After an analysis of the new Access to Information and Open Data Laws, the Global Right to Information Rating (RTI) would place Puerto Rico in 87th place out of 128 countries
San Juan, Puerto Rico (Wednesday, May 6, 2020) — Today the “Red de Transparencia” made public a report that reveals that Puerto Rico would rank 87th when compared to the 128 countries included in the Global Index of the Right to Information (RTI Ratings) of the Centre for Law and Democracy (CLD). In the report the Centre for Law and Democracy analyzes the Transparency and Open Data Laws, enacted in Puerto Rico last year. It points to the strengths, as well as to the shortcomings of said laws and makes recommendations on the areas that need attention.
According to the report that was presented by Toby Mendel, Executive Director of the CLD, the two Puerto Rican laws earned a score of 73 out of a possible 150 points on the RTI Rating scale, putting Puerto Rico in the lowest third of the rankings when its laws are compared to those of 128 other nations on the basis of the international parameters used by the CLD.
“Puerto Rico needs stronger rules guaranteeing the right to information if it truly aspires to adequately implement this constitutionally guaranteed right,” Mendel said. “Its current laws are much weaker than most national laws adopted in the Americas,” the CLD director went on.
Mendel is an international authority on transparency. His biography on the UNESCO website notes that he “has collaborated extensively with inter-governmental actors. . . — including the World Bank, UNESCO, the OSCE and the Council of Europe – as well as numerous governments and NGOs in countries all over the world. His work spans a range of areas, including legal reform and analysis, training, advocacy and capacity building. He has published extensively on a range of freedom of expression, right to information, communication rights and refugee issues.”
The RTI Rating was developed by the CLD in Canada and its counterpart in Europe, Access Info Europe. It was first published on Right to Know Day, September 28, 2011, and has been continuously updated since that time to include all national RTI laws. This Index’s parameters constitute the only authoritative methodology evaluating the solidity of the legal frameworks protecting this right on an international level. The instrument has been recognized by such entities as UNESCO and the World Bank.
Mendel explained that the RTI Rating measures the strengths of countries’ laws enabling access to public information on the basis of 61 indicators divided into seven major categories: right of access, scope, requesting procedures, exceptions and refusals, appeals, sanctions and protections, and promotional measures. He stressed that the index measures the legal framework, not enforcement of the laws.
Among the key weaknesses identified in the Puerto Rican laws governing access to information were the following:
- Important gaps in procedures for lodging requests for information and responding to them.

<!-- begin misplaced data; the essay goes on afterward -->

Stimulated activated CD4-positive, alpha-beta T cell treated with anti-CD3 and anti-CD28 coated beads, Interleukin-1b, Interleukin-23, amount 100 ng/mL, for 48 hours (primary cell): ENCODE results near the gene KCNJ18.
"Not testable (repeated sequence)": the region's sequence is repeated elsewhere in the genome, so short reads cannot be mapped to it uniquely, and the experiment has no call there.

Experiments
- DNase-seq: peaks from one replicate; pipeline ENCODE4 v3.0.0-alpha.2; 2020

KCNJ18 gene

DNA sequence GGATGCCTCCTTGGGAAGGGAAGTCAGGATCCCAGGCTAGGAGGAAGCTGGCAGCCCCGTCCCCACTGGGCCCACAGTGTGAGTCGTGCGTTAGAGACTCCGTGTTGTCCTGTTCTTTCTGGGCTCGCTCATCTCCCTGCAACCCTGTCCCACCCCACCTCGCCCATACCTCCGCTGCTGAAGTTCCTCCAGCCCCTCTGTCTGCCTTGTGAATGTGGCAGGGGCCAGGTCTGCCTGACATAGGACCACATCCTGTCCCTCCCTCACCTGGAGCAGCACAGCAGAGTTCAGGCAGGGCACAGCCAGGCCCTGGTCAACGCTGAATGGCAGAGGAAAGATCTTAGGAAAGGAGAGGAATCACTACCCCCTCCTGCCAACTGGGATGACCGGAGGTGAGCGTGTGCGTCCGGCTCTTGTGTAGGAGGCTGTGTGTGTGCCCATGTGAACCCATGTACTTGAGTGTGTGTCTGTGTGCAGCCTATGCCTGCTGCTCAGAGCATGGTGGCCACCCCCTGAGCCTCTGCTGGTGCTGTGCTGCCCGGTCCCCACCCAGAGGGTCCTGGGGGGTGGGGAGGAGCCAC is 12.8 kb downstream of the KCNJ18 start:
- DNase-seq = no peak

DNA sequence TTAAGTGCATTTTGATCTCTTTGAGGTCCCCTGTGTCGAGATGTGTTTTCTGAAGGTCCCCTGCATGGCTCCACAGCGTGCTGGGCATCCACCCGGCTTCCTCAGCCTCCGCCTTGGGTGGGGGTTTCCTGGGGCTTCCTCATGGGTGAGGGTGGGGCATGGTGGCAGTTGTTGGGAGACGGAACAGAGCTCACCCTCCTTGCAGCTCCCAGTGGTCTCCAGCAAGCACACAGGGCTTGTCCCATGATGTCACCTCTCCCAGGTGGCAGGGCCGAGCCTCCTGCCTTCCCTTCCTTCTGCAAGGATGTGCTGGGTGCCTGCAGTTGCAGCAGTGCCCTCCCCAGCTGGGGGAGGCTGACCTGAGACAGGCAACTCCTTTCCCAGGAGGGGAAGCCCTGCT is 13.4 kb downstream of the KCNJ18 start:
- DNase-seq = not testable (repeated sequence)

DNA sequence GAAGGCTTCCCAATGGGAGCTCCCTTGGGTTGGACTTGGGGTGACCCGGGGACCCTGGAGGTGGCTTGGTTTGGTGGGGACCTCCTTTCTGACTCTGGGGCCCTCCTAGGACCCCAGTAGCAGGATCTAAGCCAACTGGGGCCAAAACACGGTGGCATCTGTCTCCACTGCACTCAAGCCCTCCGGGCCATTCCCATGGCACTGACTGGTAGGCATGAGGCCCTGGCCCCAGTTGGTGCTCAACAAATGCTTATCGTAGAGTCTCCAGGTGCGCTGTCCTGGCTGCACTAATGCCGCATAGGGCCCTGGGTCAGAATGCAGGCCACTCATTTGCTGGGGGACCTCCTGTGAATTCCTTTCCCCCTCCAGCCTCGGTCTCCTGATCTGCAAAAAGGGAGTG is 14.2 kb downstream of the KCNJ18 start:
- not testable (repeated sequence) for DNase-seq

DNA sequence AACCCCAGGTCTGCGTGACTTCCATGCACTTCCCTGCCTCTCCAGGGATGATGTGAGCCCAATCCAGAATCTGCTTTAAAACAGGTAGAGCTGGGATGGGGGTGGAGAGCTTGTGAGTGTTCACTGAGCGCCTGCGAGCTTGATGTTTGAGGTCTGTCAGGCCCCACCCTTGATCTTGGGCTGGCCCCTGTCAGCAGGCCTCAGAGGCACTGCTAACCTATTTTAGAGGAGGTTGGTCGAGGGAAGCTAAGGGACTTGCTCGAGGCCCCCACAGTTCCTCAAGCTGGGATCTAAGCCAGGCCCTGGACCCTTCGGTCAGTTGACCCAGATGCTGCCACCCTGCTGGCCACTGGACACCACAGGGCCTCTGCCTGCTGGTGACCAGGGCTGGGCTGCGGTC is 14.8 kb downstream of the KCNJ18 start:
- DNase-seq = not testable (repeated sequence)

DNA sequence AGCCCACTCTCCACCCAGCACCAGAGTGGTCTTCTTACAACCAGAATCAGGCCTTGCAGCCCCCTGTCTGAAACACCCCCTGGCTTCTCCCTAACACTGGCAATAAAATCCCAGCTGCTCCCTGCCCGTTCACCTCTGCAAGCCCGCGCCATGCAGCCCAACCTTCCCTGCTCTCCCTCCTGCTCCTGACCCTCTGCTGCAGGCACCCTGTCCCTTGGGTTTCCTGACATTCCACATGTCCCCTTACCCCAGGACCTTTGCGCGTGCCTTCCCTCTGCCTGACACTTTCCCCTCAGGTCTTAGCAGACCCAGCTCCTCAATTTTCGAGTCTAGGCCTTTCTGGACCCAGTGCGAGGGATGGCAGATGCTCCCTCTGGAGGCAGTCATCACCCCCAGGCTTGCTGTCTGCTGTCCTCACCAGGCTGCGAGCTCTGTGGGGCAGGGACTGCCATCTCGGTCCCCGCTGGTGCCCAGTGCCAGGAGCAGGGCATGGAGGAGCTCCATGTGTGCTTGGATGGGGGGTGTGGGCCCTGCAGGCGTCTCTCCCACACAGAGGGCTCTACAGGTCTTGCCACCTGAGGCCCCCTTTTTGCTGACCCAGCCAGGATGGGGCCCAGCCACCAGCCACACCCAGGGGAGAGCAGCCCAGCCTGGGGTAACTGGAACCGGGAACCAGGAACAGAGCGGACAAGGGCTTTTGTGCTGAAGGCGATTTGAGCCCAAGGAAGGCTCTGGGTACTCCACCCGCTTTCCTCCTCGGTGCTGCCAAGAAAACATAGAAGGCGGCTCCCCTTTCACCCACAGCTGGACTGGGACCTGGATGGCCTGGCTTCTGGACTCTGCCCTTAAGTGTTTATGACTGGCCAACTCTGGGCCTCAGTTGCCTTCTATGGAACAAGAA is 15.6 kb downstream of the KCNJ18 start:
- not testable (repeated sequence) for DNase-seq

- The exception regimen is too broad, so that only 23% of the possible points were given this item in the RTI Rating.
- There is no independent administrative body for appeals.
- The protections and sanctions system is very limited.
- There are few dissemination measurements to support good implementation.
The analysis of the legal framework for access to information in Puerto Rico was conducted by the CLD at the request of the “Red de Transparencia” (Transparency Network), a group of diverse Puerto Rican organizations and individuals that promote the free flow of information and transparency in Puerto Rico. In this initiative, the Network recognized the team work led by Espacios Abiertos, the Center for Investigative Journalism and Sembrando Sentido.
Despite warnings from local experts that the two legislative bills (Law 141, Transparency, and Law 122, Open Data) would actually limit access to information, they were signed into law by Ricardo Rosselló just hours before he left office as governor in August of 2019.
“We wanted an independent entity with an international reputation like RTI Rating to analyze the two laws, approved less than a year ago. The report in fact confirms what has been long denounced by local organizations that due to the shortcomings of the laws, they limit, rather than guarantee, the citizens’ of Puerto Rico constitutional right to access to information,” said Issel Masses, spokesperson for the Red de Transparencia and founder of Sembrando Sentido.
Given Puerto Rico’s situation today, and the results and recommendations of this study, Masses urged the Governor and the Legislature to correct the limitations on access to information created by the two laws passed less than a year ago; they should be amended, she said, before the end of the current legislative session. The RTI report,” she went on, “gives detailed suggestions for the needed amendments, along with justifications for them, and can be used as a clear guide to best practices in government transparency. An open government is possible in Puerto Rico.”